[ Apocalyose Now ] [ The Antichrist in  America ] [ Babylon Sin City, USA II ] { Babylon Sin City, USA I ] [ The New Earthly Paradise ] [ The Second Coming 1843 ] [ Thomas Jefferson's Apocalyptic Influence ] [ The New Israelite Republic ] [ Cotton Mather an American on Patmos ] [ Signs of the Times II ] [ Signs of tbe Times I ] [ The Lost Tribes of Israel ] [ The Book of Revelation in England ] [ Book of Revelation ]


SIGNS OF THE TIMES I

 

 

And the stars of heaven fell unto earth, even as a fig tree castest her untimely figs, when she is shaken of a mighty wind.

Revelation 6:13






The Day of Trouble is Near


Early American Christians had a biblical warrant for searching the heavens for signs of the times, and took greatly to meteors, eclipses, and comets. The sky is of such importance in the Book of Revelation it is almost a character unto itself: the sun, moon, and stars undergo miraculous transformations page by page. At one point the sky is rolled up like a scroll, and its disappearance paves a thoroughfare for descending angels, dragons, saints and sinners. Thoroughly immersed in this apocalyptic lore, early American preachers kept their eyes peeled upon the sky and its wonders, as is shown

by John Edwards' Cometomantia and Increase Mather's Heaven's Alarm to the World and Kometographia. The excitement was not limited to preachers like Samuel Willard-- even poets like Michael Wigglesworth were attracted to the perils foretold in the heavens. As signs from the heavens grew in number, however, the settler's confidence waned. Consequently, the jaunty optimism of earlier apocalyptic writers gave way to fearful exhortations such as Increase Mather's The Day of Trouble is Near and Ichabod, both of which claimed that God had departed New England


Heaven's Alarm to the World

Kometgraphia



The Day of Doom

 

And there shall be signs in the sun, and in the moon, and in the stars; and upon the earth distress of nations, with perplexity; the sea and the waves roaring; Men's hearts failing them for fear, and for looking after those things which are coming on the earth: for the power of heaven shall be shaken. And then they shall see the Son of man coming in a cloud with power and great glory. And when these things begin to come to pass, then look up, and lift your heads: for your redemption draweth nigh.

The Gospel of Luke 21:25-28


 


27. John Edwards. Cometomantia, A Discourse of comets shewing their original, substance, place, time, magnitude, motion, number, colour, figure, kinds, names, and more especially, their prognosticks, significations, and presages. Where also is inserted an essay of judiciary astrology, giving satisfaction to the grand question, whether any certain judgments and predictions concerning future events, can be made from the observation of the heavenly bodies, both occasioned by the appearance of the late comets in England in other places. London: Printed for Brab. Aylmer, 1684.

From the Tracy W. McGregor Library of American History.

 

28. Samuel Willard. The Peril of the Times Displayed. Or, The danger of means taking up with a form of Godliness, but denying the power of it. Being the substance of several sermons preached. By Samuel Willard, teacher of a church in Boston, N.E. Boston: Printed by B. Green & J. Allen. Sold by Benjamin Eliot, 1700.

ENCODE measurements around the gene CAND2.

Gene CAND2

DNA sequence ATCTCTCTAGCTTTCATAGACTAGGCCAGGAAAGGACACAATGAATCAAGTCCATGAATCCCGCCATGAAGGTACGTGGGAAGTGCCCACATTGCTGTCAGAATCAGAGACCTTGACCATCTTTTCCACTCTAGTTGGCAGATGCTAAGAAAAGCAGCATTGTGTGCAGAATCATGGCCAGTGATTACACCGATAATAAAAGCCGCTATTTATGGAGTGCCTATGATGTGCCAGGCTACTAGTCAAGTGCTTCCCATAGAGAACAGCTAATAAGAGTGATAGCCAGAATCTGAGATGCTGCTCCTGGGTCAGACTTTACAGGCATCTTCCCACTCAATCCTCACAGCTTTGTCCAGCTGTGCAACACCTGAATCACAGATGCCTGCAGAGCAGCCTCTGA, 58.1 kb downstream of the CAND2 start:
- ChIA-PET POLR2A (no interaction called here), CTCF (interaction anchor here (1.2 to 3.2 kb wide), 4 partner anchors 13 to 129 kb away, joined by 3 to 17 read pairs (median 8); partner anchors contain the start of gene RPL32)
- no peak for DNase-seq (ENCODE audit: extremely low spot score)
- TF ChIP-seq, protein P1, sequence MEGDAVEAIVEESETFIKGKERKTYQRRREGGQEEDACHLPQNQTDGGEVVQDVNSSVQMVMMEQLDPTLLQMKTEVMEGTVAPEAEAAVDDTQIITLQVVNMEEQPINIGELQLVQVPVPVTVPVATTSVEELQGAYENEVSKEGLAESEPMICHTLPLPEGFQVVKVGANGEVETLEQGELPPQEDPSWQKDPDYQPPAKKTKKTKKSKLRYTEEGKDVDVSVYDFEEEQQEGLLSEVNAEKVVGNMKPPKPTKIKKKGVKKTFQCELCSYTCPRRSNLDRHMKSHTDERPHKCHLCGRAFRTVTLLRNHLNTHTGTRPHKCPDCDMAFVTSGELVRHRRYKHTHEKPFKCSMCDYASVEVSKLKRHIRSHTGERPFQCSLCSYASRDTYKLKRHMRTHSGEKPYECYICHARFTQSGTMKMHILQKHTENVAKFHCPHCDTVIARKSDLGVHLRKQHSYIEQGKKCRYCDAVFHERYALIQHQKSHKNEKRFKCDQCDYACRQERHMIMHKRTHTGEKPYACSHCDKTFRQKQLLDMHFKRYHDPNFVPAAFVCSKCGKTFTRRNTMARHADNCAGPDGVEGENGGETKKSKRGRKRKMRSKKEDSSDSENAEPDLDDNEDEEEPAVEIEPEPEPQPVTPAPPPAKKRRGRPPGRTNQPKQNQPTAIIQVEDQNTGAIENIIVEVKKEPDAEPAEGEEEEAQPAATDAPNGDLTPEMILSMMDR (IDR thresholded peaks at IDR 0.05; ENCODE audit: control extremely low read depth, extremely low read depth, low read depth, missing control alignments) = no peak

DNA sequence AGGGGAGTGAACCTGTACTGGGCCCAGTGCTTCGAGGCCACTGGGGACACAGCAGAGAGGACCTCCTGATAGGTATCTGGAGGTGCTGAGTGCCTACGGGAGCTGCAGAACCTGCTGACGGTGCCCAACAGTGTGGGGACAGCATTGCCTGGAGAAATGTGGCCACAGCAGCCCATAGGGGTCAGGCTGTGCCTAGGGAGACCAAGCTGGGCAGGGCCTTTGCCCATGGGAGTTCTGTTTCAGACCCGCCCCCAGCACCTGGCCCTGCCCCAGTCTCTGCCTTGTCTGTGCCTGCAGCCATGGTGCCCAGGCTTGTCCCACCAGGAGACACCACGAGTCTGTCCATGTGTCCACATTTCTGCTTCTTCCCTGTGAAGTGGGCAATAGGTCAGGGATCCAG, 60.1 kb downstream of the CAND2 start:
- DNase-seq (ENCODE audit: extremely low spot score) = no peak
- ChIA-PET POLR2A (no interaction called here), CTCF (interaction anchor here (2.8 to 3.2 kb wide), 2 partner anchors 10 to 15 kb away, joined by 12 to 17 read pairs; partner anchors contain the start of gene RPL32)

From the Tracy W. McGregor Library of American History.

 

29. Michael Wigglesworth. The Day of Doom. Or, A poetical description of the great and last judgment. With a short discourse about eternity. By Michael Wigglesworth. The seventh edition, enlarged. With a recommendatory epistle (in verse) by the Rev. Mr. John Mitchel. Also Mr. Wiggleworth's character, by Dr. Cotton Mather. Boston: Printed and sold by Thomas Fleet, at the Heart and Crown in Cornhil, 1751.

From the Tracy W. McGregor Library of American History.

 

30. Increase Mather. The Day of Trouble is Near. Two sermons wherein is shewed, what are the signs of a day of trouble being near. And particularly, what reason there is for New-England to expect a day of trouble. Also what is to be done, that we may escape these things which shall come to pass. Preached the 11th day of the 12th moneth, 1673, being a day of humiliation in one of the churches in Boston. By Increase Mather, teacher of that church. Cambridge, [Mass.]: Printed by Marmaduke Johnson, 1674.

From the Tracy W. McGregor Library of American History.

 

31. Increase Mather. Heaven's Alarm to the World. Or, A sermon, wherein is shewed, that fearful sights and signs in heaven, are the presages of great calamities at hand. Preached at the lecture of Boston in New-England, January 20, 1680. By Mr. Increase Mather. Boston: Printed for Samuel Sewall. And are to be sold by John Browning at the corner of the Prison-lane next to the Town-house, 1682.

From the Tracy W. McGregor Library of American History.

 

32. Increase Mather. Kometographia. Or, A discourse concerning comets wherein the nature of blazing stars is enquired into, with a historical account of all the comets which have appeared from the beginning of the world unto this present year, M.DC.LXXXIII, expressing the place in the heavens where they are seen, their motion, forms, duration, and the remarkable events which have followed in the world, so far as they have been by learned men observed. Boston: Printed by S. G[reen] for S. S[ewell] and sold by J. Browning, 1683.

From the Tracy W. McGregor Library of American History.

 

33. Increase Mather. Ichabod. Or, A discourse, shewing what cause there is to fear that the glory of the Lord, is departing from New-England. Delivered in two sermons by Increase Mather. Boston: Printed by Timothy Green, sold by the book-sellers, 1702.

From the Tracy W. McGregor Library of American History.

 


 

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